2) Power asymmetries, across health systems, communities and individuals that influence SRHR and utilisation of services; and accountability mechanisms (e.g., social, legal, health system and donor accountability) to address power asymmetries, contextualised within the cultural, political and health context of the region.

3) Structural, economic and social determinants of SRHR, including global political and economic forces; changing global health architecture; local determinants such as food security, precarious employment, unsafe working and living conditions, lack of social protection for workers; and migration within and across countries.

4) Elimination of discrimination, stigma and violence against marginalised populations including lesbian, gay, transgender, intersex people, people living with HIV, sex workers, people with disabilities, migrants and people living in humanitarian settings. Aspects may include: legal recognition of transgender people; rights and evidence based distinction between sex work and trafficking; universal sexual and reproductive health coverage for people living in humanitarian settings; privacy, confidentiality and dignity related to testing and treatment for people living with HIV.

5) Identity and community politics and how they affect SRHR both positively and negatively, such as the role of community or identity-based organisations (e.g., women’s groups, trade unions, cultural or religious bodies) in articulating rights and access to services; and forms of sexual and reproductive control or restrictions on freedom in the name of caste, culture, community or religion, such as honour killings and use of abortion and contraception.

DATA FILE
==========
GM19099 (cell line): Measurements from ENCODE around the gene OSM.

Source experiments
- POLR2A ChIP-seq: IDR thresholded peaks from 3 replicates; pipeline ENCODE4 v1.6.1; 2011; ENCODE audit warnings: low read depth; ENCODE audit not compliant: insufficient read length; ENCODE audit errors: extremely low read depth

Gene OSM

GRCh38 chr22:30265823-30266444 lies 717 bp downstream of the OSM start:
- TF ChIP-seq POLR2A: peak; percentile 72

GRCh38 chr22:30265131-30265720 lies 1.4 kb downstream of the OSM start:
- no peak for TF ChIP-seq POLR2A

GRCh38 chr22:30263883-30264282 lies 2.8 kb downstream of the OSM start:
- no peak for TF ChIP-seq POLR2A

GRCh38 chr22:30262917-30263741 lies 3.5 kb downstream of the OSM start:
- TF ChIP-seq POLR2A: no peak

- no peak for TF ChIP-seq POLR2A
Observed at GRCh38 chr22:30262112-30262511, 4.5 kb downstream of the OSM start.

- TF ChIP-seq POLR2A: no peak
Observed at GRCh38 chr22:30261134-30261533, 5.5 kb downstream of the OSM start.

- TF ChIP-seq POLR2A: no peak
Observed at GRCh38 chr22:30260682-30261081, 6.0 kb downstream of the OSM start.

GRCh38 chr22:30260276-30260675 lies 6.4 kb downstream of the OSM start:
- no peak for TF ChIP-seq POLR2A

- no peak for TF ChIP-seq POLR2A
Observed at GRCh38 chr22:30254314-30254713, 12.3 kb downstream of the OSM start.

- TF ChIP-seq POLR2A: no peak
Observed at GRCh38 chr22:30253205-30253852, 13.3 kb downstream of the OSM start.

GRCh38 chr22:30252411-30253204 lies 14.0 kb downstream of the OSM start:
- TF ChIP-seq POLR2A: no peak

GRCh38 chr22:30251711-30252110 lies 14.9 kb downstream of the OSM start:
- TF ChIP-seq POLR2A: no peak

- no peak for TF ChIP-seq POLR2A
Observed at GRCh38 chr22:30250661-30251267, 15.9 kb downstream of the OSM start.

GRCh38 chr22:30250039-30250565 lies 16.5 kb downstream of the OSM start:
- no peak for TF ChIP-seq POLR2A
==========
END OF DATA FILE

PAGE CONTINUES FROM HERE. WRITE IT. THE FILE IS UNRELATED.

6) Technologies and SRHR, such as legal, social and rights dimensions of medical technologies; priority setting, testing and forces that shape use of evidence; and perspectives from providers and users. We welcome analyses of the use of digital technologies for information and service delivery, and rights and equity dimensions related to their use in the region.

7) Ageing, sexuality and sexual health amongst older women and men, including analyses of social and cultural norms and health system factors that influence services; reproductive histories through the life cycle; and rights-based perspectives on neglected issues such as reproductive cancers, uterine prolapse and male reproductive cancers.

8) SRHR of adolescents and young people, including younger and older adolescents; social and economic determinants; the availability, acceptability and affordability of SRH services; first-hand narratives from young people; and field experiences of programme implementation.

9) Historical, social and health system perspectives on SRHR in South Asia, focused on comparative analyses, progress and challenges, and examining how these influence differences in health status and access to services in areas such as maternal mortality; unwanted pregnancy; use of contraception; safe and unsafe abortion; and violence against women.

10) Approaches to implementing and delivering sexual and reproductive health services in diverse areas beyond maternal health that are common in the region, such as government community health workers; midwives; decentralization of local governmental institutions; working with women’s groups; and use of incentives to promote service utilization.


Submissions will be accepted between 22 May 2020 and 15 January 2021. Submit papers at:, clearly indicating that your submission is for the ‘South Asia regional issue’ and referring to this in your cover letter as well.

Please read our Instructions for Authors carefully before submission at:

Papers are encouraged specifically from authors based in the region. First authors must be currently based in the region to be eligible for a waiver of article publishing charges. All listed authors must meet the criteria for authorship set out by the International Committee of Medical Journal Editors.